I have now seen some of the footage from the recent ‘bat massacre’, presumably the same material discussed by Jon Hawkes in a recent editorial on your website. Massacre is the least of it, that much is clear, and I am disturbed by the attempt to domesticate or differ the action.
Even before we get to that grim spectacle, however, a word or two about the process that led to it. I have a number of friends who voted ‘yes’, but from talking to them they had not sided with extermination. Most felt that the proposition ‘Should the church be cleared of bats?’ should be resolved in the affirmative through relocation. In any case, the vote is not binding. Councils in the UK, along with central government, do not function in their every decision through popular vote. Systems are in place that attempt (!) to ensure coherence in provision. If we follow public opinion at every turn, the council would find itself in the unenviable position of having to uphold and destroy a range of local services (ok, perhaps this is the position they presently do occupy, but you get my meaning!).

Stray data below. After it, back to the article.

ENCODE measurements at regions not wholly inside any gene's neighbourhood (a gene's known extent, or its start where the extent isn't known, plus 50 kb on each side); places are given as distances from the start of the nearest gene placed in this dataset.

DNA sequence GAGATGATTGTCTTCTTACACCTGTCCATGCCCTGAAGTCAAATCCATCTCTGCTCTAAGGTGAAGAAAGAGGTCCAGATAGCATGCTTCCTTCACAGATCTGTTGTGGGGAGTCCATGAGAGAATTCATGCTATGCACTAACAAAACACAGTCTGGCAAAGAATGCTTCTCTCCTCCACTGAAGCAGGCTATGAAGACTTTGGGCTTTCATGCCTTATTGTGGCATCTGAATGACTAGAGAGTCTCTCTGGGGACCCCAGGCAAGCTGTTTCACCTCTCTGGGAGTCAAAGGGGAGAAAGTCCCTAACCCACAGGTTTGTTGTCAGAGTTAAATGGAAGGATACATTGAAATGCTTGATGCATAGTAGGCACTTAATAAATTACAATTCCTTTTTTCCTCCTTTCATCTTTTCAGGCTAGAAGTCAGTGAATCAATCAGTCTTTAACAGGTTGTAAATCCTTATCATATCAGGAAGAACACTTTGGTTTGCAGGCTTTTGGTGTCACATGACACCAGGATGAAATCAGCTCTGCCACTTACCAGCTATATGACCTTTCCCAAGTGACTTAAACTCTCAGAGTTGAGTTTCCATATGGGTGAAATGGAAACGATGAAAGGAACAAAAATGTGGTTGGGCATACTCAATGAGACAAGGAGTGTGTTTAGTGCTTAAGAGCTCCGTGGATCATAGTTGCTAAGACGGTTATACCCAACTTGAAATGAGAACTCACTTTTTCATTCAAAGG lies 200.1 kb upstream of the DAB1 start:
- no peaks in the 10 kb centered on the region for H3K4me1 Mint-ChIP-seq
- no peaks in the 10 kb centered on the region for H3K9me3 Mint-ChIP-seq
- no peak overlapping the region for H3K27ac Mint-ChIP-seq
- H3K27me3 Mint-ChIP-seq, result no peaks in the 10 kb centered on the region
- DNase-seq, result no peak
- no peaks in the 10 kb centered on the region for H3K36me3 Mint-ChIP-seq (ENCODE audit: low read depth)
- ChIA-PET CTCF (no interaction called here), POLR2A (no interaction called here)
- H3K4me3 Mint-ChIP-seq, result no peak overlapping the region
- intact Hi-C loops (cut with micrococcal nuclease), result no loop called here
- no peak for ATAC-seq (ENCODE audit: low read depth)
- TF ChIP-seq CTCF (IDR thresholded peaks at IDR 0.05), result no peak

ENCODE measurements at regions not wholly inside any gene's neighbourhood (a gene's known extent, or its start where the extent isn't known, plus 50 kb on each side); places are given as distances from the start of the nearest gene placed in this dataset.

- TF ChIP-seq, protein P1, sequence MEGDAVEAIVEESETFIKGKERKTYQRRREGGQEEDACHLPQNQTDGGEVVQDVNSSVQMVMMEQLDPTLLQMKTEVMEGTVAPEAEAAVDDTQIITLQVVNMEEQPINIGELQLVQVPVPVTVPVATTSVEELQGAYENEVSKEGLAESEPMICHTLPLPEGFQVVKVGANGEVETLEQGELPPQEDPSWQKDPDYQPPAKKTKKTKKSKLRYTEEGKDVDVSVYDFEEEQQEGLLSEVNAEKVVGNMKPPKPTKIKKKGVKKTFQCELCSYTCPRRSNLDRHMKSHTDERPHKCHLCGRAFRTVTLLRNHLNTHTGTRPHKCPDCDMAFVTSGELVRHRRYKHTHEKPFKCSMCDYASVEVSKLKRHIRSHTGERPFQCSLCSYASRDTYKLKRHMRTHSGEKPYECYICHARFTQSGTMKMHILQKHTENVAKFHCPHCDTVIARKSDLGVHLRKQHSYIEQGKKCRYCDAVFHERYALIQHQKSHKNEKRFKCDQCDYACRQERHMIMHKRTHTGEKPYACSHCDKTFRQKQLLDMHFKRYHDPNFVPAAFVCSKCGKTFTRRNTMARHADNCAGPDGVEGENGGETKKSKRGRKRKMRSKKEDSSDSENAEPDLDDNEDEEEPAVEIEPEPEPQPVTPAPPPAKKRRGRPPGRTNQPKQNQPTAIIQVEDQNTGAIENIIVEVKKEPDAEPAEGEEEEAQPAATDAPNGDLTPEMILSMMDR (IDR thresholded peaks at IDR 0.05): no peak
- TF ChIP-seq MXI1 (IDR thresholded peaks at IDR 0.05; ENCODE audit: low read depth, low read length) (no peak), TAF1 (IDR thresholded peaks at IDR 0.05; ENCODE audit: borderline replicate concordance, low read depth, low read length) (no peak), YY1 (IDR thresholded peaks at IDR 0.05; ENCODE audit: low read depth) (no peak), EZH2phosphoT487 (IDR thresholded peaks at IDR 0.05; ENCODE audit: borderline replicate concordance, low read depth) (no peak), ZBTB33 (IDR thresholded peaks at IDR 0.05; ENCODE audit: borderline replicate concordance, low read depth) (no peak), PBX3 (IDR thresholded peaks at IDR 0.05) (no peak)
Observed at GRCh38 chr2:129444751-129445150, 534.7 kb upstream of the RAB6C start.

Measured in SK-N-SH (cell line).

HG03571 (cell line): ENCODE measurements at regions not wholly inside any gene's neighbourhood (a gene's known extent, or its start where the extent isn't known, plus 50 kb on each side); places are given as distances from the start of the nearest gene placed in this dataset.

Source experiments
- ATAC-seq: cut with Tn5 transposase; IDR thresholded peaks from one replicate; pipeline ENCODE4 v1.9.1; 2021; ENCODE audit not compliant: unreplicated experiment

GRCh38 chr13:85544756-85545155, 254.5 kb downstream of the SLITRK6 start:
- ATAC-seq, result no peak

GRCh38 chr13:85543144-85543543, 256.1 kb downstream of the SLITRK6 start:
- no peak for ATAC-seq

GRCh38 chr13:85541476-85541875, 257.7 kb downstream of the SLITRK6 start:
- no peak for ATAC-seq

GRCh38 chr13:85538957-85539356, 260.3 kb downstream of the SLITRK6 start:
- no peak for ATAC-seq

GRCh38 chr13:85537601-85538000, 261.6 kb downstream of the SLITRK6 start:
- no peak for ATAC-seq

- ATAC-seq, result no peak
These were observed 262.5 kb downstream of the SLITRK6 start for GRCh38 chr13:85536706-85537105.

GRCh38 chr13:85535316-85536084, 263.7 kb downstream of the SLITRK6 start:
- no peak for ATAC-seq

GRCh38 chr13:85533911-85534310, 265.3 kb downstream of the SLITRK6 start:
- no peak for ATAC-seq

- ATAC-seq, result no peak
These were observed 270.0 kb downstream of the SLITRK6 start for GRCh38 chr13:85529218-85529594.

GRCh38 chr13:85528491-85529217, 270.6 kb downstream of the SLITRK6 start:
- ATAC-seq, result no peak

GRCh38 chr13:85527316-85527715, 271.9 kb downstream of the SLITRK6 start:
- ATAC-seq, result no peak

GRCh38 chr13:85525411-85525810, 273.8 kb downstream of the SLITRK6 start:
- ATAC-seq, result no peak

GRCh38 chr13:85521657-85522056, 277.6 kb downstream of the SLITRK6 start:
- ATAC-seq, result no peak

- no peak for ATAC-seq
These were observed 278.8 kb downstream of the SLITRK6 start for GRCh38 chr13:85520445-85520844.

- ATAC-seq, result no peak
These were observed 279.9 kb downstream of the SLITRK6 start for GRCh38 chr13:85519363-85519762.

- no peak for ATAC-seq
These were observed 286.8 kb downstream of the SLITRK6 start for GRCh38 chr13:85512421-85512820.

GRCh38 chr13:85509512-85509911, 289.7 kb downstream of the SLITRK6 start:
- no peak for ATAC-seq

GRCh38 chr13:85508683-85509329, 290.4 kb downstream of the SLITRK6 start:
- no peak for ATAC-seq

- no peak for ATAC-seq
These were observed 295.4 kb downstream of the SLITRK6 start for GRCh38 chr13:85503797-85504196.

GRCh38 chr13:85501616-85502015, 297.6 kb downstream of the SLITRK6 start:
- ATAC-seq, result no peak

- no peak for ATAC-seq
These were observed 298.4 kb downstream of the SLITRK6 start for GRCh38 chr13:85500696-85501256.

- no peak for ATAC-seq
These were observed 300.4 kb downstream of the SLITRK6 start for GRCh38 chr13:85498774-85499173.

Turning to the footage from the massacre, the idea of it documenting sober and righteous action is almost instantly dispelled. The video begins with a noise that blots out all others. A grinning face then pulls back from the camera, revealing the darkness to be the proximity of lens to mouth. Distance is achieved, and other sounds can be heard, the noise now singled out as a guttural, stupid cheer. The figure in front of us then swears (‘F**k yeah!’), and runs away, kicking something on the ground as it does, all the time twirling a baseball bat. Moving quickly towards one group, made up of a man, a woman, and three kids, we see the tallest of the group drawing a plank across the ceiling above him, the other 4 stamping on the ground about them. The focus changes, and the camera pans into a corner, near the ground. It takes a second or two to make out, but one of the kids is getting the camera to focus on a large bat, and three tiny, large eyed creatures behind it. I hope I am wrong, but I think these are probably its children. The frame is then filled for a moment by the child’s back, then settles over its shoulder, to see its boot stamp on the mother’s face, five times in quick succession. Two of the babies flee as best they can, but one stays, whether out of love or fear, who is to say, and the boot comes down again, stops just short, then descends once more, to laughter so loud it blots out all the other terrible noises. A voice cuts in then, screaming ‘Get the other f**ers. F**k ‘em. F**k ‘em up’. That the voice, high and reedy, is that of a child is disturbing enough. But the camera pans round once more to catch the one offering instruction, only to fall upon Counsellor Marty Reynolds. He is there only for a moment. His face is close, and excited, and it is – surely – his mouth moving as the soprano cry carries on. This lasts a matter of seconds, and the sound is momentarily distorted though the movement of the mike, but the effect is singularly strange. I paused the video at this stage (00.58.46 on the YouTube video attached). Take a look. I know we all look odd when a video catches us mid-action in this way, but there is something haunting in that face, something awful and familiar, surfacing in, or manifested by, the features. Something I have seen somewhere else. It is a kind of glee, and a concentration, a face that is wholly public, yet utterly unknowable. Whatever. It is the face of the bat massacre, and J. Hawkes should be ashamed.